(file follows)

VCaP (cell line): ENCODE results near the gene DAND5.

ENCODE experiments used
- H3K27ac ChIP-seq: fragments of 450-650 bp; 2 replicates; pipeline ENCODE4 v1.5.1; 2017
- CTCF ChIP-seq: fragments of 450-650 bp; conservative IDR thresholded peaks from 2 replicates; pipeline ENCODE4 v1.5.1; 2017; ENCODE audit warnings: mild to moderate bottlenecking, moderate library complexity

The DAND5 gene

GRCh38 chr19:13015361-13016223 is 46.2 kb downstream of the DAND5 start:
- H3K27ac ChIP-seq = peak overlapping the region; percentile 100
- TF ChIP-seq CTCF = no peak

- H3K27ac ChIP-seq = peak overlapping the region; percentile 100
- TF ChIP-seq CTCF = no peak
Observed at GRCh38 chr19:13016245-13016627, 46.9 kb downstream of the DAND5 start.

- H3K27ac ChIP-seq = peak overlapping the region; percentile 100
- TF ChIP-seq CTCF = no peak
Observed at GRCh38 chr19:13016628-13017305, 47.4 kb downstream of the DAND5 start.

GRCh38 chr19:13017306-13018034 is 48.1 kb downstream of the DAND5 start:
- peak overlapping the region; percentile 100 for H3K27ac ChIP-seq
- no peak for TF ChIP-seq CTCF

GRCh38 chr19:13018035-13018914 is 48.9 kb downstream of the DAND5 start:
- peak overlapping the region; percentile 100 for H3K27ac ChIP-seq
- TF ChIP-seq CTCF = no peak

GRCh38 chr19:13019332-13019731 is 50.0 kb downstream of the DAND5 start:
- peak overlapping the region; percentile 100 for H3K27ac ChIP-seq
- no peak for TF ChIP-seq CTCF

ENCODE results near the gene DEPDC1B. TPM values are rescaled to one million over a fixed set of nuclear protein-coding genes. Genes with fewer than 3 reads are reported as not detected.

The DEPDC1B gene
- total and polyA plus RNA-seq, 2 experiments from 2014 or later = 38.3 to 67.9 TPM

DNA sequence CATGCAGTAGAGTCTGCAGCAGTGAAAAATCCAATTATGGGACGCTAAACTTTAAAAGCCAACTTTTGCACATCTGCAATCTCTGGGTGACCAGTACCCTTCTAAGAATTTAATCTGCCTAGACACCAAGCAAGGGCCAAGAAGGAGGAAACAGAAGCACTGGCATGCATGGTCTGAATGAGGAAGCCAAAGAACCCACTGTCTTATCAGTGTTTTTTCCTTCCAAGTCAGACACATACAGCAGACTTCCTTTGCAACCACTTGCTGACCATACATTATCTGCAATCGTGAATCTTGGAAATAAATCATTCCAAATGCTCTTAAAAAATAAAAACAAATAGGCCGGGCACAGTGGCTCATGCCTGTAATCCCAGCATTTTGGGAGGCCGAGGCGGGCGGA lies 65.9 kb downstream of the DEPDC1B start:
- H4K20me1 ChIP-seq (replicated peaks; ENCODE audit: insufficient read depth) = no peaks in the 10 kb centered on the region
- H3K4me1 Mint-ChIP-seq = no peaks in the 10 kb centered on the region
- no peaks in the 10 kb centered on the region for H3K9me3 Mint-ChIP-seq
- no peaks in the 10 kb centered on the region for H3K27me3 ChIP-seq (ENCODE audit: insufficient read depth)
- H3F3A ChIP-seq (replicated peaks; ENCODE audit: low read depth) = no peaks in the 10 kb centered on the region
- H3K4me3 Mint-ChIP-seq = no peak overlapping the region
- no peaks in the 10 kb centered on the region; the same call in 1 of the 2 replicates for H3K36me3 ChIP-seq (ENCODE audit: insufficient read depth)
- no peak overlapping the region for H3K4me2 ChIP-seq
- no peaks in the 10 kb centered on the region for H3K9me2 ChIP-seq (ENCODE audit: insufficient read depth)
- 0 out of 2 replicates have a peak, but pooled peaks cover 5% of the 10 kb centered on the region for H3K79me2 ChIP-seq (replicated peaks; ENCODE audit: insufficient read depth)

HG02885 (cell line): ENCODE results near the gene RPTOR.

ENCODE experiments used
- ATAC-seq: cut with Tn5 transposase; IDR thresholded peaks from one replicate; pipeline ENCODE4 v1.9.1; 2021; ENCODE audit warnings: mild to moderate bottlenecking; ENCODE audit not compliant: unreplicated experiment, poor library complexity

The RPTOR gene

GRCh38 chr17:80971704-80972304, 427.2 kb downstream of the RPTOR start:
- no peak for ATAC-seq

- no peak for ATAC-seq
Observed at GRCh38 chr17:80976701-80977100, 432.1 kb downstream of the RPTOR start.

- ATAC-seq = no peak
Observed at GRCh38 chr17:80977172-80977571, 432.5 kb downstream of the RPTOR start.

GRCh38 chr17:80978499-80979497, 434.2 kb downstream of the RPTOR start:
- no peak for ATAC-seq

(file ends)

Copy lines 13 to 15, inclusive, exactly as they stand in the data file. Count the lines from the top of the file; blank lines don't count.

- TF ChIP-seq CTCF = no peak
Observed at GRCh38 chr19:13016628-13017305, 47.4 kb downstream of the DAND5 start.

GRCh38 chr19:13017306-13018034 is 48.1 kb downstream of the DAND5 start: